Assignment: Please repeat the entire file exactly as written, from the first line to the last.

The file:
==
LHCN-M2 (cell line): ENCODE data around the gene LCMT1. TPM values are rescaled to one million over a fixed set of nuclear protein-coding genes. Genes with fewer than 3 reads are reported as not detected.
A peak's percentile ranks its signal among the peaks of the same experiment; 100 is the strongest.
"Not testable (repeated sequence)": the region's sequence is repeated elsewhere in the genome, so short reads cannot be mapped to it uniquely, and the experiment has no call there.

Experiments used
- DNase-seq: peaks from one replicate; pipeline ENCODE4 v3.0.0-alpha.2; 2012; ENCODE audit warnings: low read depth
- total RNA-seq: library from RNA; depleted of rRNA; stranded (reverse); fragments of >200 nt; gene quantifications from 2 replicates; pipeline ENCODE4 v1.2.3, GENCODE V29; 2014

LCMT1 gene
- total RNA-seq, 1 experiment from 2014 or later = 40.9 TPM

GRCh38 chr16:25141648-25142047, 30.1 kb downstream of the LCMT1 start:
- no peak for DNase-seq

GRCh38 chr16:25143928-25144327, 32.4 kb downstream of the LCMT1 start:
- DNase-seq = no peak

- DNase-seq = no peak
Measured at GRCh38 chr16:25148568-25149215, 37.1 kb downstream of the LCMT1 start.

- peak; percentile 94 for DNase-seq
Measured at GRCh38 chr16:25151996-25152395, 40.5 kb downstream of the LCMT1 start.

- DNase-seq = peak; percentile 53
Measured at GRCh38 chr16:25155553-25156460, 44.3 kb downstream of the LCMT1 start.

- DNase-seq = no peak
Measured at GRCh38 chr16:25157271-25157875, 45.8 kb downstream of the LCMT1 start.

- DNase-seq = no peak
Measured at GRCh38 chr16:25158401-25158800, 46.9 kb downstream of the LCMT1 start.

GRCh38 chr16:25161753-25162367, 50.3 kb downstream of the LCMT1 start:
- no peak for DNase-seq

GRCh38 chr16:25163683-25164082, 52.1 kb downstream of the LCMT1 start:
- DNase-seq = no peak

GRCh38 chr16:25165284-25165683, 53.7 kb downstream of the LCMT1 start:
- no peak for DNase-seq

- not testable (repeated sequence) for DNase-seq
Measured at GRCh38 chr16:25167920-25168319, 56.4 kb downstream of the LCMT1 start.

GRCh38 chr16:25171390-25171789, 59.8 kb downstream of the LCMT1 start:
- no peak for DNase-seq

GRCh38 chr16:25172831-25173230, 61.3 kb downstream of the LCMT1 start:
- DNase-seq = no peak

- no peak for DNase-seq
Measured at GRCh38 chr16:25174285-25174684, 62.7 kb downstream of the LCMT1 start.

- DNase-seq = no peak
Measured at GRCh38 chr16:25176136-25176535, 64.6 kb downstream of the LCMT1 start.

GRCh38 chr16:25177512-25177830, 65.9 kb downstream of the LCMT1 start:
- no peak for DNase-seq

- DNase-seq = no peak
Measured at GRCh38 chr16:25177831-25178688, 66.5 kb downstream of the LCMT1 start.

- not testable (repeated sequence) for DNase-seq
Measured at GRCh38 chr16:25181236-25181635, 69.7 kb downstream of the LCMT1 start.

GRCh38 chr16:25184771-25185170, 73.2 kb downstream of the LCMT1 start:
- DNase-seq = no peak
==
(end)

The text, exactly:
LHCN-M2 (cell line): ENCODE data around the gene LCMT1. TPM values are rescaled to one million over a fixed set of nuclear protein-coding genes. Genes with fewer than 3 reads are reported as not detected.
A peak's percentile ranks its signal among the peaks of the same experiment; 100 is the strongest.
"Not testable (repeated sequence)": the region's sequence is repeated elsewhere in the genome, so short reads cannot be mapped to it uniquely, and the experiment has no call there.

Experiments used
- DNase-seq: peaks from one replicate; pipeline ENCODE4 v3.0.0-alpha.2; 2012; ENCODE audit warnings: low read depth
- total RNA-seq: library from RNA; depleted of rRNA; stranded (reverse); fragments of >200 nt; gene quantifications from 2 replicates; pipeline ENCODE4 v1.2.3, GENCODE V29; 2014

LCMT1 gene
- total RNA-seq, 1 experiment from 2014 or later = 40.9 TPM

GRCh38 chr16:25141648-25142047, 30.1 kb downstream of the LCMT1 start:
- no peak for DNase-seq

GRCh38 chr16:25143928-25144327, 32.4 kb downstream of the LCMT1 start:
- DNase-seq = no peak

- DNase-seq = no peak
Measured at GRCh38 chr16:25148568-25149215, 37.1 kb downstream of the LCMT1 start.

- peak; percentile 94 for DNase-seq
Measured at GRCh38 chr16:25151996-25152395, 40.5 kb downstream of the LCMT1 start.

- DNase-seq = peak; percentile 53
Measured at GRCh38 chr16:25155553-25156460, 44.3 kb downstream of the LCMT1 start.

- DNase-seq = no peak
Measured at GRCh38 chr16:25157271-25157875, 45.8 kb downstream of the LCMT1 start.

- DNase-seq = no peak
Measured at GRCh38 chr16:25158401-25158800, 46.9 kb downstream of the LCMT1 start.

GRCh38 chr16:25161753-25162367, 50.3 kb downstream of the LCMT1 start:
- no peak for DNase-seq

GRCh38 chr16:25163683-25164082, 52.1 kb downstream of the LCMT1 start:
- DNase-seq = no peak

GRCh38 chr16:25165284-25165683, 53.7 kb downstream of the LCMT1 start:
- no peak for DNase-seq

- not testable (repeated sequence) for DNase-seq
Measured at GRCh38 chr16:25167920-25168319, 56.4 kb downstream of the LCMT1 start.

GRCh38 chr16:25171390-25171789, 59.8 kb downstream of the LCMT1 start:
- no peak for DNase-seq

GRCh38 chr16:25172831-25173230, 61.3 kb downstream of the LCMT1 start:
- DNase-seq = no peak

- no peak for DNase-seq
Measured at GRCh38 chr16:25174285-25174684, 62.7 kb downstream of the LCMT1 start.

- DNase-seq = no peak
Measured at GRCh38 chr16:25176136-25176535, 64.6 kb downstream of the LCMT1 start.

GRCh38 chr16:25177512-25177830, 65.9 kb downstream of the LCMT1 start:
- no peak for DNase-seq

- DNase-seq = no peak
Measured at GRCh38 chr16:25177831-25178688, 66.5 kb downstream of the LCMT1 start.

- not testable (repeated sequence) for DNase-seq
Measured at GRCh38 chr16:25181236-25181635, 69.7 kb downstream of the LCMT1 start.

GRCh38 chr16:25184771-25185170, 73.2 kb downstream of the LCMT1 start:
- DNase-seq = no peak